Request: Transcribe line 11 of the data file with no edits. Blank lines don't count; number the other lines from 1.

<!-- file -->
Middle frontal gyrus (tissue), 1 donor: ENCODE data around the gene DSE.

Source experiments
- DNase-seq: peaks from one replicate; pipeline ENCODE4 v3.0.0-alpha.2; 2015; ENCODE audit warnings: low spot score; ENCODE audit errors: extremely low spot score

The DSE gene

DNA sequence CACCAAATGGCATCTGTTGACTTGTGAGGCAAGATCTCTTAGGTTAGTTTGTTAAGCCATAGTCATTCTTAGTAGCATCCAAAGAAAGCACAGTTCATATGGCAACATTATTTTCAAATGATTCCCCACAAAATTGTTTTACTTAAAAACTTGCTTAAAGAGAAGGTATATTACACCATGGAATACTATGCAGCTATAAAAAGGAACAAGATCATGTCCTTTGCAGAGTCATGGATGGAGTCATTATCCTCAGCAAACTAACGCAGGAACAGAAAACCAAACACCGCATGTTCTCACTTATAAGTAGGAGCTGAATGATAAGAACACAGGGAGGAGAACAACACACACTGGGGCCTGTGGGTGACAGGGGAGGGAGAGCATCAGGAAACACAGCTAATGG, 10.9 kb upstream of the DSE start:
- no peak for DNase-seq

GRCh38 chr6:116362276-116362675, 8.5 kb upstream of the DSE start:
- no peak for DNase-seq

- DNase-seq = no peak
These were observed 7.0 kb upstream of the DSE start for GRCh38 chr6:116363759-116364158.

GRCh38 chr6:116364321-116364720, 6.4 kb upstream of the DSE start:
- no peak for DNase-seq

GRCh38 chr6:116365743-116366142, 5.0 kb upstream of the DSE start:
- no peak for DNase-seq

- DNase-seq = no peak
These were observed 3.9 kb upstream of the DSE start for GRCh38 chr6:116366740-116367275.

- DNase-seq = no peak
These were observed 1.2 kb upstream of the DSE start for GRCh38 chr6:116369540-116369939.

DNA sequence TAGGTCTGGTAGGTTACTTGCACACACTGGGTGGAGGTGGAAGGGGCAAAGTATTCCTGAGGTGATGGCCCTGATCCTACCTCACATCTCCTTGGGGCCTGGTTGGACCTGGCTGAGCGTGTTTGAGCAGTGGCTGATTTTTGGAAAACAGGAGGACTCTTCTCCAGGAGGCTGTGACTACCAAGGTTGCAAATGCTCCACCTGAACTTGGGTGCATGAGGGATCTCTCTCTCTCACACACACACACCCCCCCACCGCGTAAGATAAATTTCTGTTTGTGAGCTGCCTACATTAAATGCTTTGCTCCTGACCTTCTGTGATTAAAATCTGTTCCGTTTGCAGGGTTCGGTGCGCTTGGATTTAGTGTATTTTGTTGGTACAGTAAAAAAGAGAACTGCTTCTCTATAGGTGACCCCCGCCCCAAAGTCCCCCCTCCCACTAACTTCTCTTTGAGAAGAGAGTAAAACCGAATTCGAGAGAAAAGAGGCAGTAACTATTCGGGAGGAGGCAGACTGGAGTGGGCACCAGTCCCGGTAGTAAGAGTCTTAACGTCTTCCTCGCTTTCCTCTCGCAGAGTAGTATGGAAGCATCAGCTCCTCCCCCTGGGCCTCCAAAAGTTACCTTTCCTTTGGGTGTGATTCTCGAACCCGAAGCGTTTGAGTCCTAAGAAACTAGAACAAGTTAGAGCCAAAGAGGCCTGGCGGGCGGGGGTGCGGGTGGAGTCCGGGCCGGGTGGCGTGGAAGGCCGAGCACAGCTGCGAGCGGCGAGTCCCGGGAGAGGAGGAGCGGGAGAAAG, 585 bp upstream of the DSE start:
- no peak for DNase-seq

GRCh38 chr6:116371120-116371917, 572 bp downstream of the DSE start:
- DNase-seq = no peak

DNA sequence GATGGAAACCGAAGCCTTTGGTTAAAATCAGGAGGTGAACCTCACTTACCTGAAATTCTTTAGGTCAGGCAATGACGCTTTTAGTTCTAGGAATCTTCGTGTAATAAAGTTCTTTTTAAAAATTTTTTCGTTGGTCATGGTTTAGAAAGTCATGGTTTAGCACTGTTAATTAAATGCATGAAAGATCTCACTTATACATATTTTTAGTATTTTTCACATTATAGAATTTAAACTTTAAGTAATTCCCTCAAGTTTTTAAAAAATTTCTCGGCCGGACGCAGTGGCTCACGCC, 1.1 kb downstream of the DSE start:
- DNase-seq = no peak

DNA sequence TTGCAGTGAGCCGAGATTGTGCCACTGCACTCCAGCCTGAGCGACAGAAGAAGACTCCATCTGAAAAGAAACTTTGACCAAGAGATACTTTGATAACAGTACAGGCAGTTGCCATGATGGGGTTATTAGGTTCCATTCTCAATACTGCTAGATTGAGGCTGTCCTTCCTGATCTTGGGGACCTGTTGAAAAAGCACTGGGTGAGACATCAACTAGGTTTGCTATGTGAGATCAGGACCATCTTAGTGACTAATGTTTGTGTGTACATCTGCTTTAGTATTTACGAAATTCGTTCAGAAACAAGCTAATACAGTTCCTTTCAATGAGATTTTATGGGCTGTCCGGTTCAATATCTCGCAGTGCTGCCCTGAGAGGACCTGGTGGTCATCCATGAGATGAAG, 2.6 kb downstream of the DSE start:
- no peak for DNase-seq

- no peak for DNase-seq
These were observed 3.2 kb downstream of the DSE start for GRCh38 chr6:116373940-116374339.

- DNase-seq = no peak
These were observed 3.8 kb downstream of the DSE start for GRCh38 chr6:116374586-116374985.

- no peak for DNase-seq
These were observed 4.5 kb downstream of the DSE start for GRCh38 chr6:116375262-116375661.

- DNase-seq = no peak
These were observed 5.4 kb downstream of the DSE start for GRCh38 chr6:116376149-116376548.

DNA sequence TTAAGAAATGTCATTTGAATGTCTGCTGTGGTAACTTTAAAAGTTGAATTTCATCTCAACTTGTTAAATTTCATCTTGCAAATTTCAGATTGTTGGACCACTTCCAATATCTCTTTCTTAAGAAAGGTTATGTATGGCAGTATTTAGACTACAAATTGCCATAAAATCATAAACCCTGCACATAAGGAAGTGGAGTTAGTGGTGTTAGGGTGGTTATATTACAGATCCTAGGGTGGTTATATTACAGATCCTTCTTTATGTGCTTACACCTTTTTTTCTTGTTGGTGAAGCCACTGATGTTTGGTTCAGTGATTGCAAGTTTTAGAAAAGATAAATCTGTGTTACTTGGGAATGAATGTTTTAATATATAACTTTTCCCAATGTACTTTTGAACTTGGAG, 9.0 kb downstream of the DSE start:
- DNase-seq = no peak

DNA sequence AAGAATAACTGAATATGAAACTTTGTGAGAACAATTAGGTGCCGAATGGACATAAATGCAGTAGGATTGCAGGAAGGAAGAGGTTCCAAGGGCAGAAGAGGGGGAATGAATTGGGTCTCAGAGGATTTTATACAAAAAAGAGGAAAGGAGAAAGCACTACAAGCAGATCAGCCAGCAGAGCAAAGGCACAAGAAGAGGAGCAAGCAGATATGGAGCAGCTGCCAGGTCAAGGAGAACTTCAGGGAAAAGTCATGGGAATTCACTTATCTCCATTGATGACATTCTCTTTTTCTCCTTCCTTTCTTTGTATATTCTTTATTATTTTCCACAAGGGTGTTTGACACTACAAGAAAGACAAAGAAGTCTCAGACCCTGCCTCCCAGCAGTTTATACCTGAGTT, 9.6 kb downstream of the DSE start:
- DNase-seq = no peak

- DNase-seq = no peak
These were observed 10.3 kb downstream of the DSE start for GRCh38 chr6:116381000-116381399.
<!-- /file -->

GRCh38 chr6:116364321-116364720, 6.4 kb upstream of the DSE start: